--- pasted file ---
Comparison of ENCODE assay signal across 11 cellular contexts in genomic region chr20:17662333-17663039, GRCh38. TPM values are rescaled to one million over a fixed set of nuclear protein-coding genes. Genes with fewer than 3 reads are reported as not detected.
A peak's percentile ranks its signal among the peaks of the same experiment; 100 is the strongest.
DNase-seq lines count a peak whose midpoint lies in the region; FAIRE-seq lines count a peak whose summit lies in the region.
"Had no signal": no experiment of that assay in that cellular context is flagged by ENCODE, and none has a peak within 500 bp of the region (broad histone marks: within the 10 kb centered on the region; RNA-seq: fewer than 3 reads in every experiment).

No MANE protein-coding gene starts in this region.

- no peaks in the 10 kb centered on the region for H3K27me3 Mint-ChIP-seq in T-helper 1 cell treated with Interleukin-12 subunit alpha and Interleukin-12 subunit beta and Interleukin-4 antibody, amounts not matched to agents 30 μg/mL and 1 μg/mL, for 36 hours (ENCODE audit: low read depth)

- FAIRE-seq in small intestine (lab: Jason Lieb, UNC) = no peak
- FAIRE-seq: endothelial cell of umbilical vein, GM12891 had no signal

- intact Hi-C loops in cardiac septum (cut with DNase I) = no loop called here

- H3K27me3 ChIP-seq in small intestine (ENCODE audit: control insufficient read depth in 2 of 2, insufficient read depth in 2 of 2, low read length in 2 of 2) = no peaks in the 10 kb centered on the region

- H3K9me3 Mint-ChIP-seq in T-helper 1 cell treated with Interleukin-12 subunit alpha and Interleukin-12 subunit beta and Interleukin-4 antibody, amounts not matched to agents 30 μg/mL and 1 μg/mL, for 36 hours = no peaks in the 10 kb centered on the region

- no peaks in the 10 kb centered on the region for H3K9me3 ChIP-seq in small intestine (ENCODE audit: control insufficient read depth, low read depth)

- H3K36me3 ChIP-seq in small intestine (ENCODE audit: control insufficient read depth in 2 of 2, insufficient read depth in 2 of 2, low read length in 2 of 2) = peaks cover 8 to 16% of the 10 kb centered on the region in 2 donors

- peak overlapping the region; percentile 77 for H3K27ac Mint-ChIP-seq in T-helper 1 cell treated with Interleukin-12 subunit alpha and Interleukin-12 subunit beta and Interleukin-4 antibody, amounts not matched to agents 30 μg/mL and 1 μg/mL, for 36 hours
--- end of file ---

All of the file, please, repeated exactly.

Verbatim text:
Comparison of ENCODE assay signal across 11 cellular contexts in genomic region chr20:17662333-17663039, GRCh38. TPM values are rescaled to one million over a fixed set of nuclear protein-coding genes. Genes with fewer than 3 reads are reported as not detected.
A peak's percentile ranks its signal among the peaks of the same experiment; 100 is the strongest.
DNase-seq lines count a peak whose midpoint lies in the region; FAIRE-seq lines count a peak whose summit lies in the region.
"Had no signal": no experiment of that assay in that cellular context is flagged by ENCODE, and none has a peak within 500 bp of the region (broad histone marks: within the 10 kb centered on the region; RNA-seq: fewer than 3 reads in every experiment).

No MANE protein-coding gene starts in this region.

- no peaks in the 10 kb centered on the region for H3K27me3 Mint-ChIP-seq in T-helper 1 cell treated with Interleukin-12 subunit alpha and Interleukin-12 subunit beta and Interleukin-4 antibody, amounts not matched to agents 30 μg/mL and 1 μg/mL, for 36 hours (ENCODE audit: low read depth)

- FAIRE-seq in small intestine (lab: Jason Lieb, UNC) = no peak
- FAIRE-seq: endothelial cell of umbilical vein, GM12891 had no signal

- intact Hi-C loops in cardiac septum (cut with DNase I) = no loop called here

- H3K27me3 ChIP-seq in small intestine (ENCODE audit: control insufficient read depth in 2 of 2, insufficient read depth in 2 of 2, low read length in 2 of 2) = no peaks in the 10 kb centered on the region

- H3K9me3 Mint-ChIP-seq in T-helper 1 cell treated with Interleukin-12 subunit alpha and Interleukin-12 subunit beta and Interleukin-4 antibody, amounts not matched to agents 30 μg/mL and 1 μg/mL, for 36 hours = no peaks in the 10 kb centered on the region

- no peaks in the 10 kb centered on the region for H3K9me3 ChIP-seq in small intestine (ENCODE audit: control insufficient read depth, low read depth)

- H3K36me3 ChIP-seq in small intestine (ENCODE audit: control insufficient read depth in 2 of 2, insufficient read depth in 2 of 2, low read length in 2 of 2) = peaks cover 8 to 16% of the 10 kb centered on the region in 2 donors

- peak overlapping the region; percentile 77 for H3K27ac Mint-ChIP-seq in T-helper 1 cell treated with Interleukin-12 subunit alpha and Interleukin-12 subunit beta and Interleukin-4 antibody, amounts not matched to agents 30 μg/mL and 1 μg/mL, for 36 hours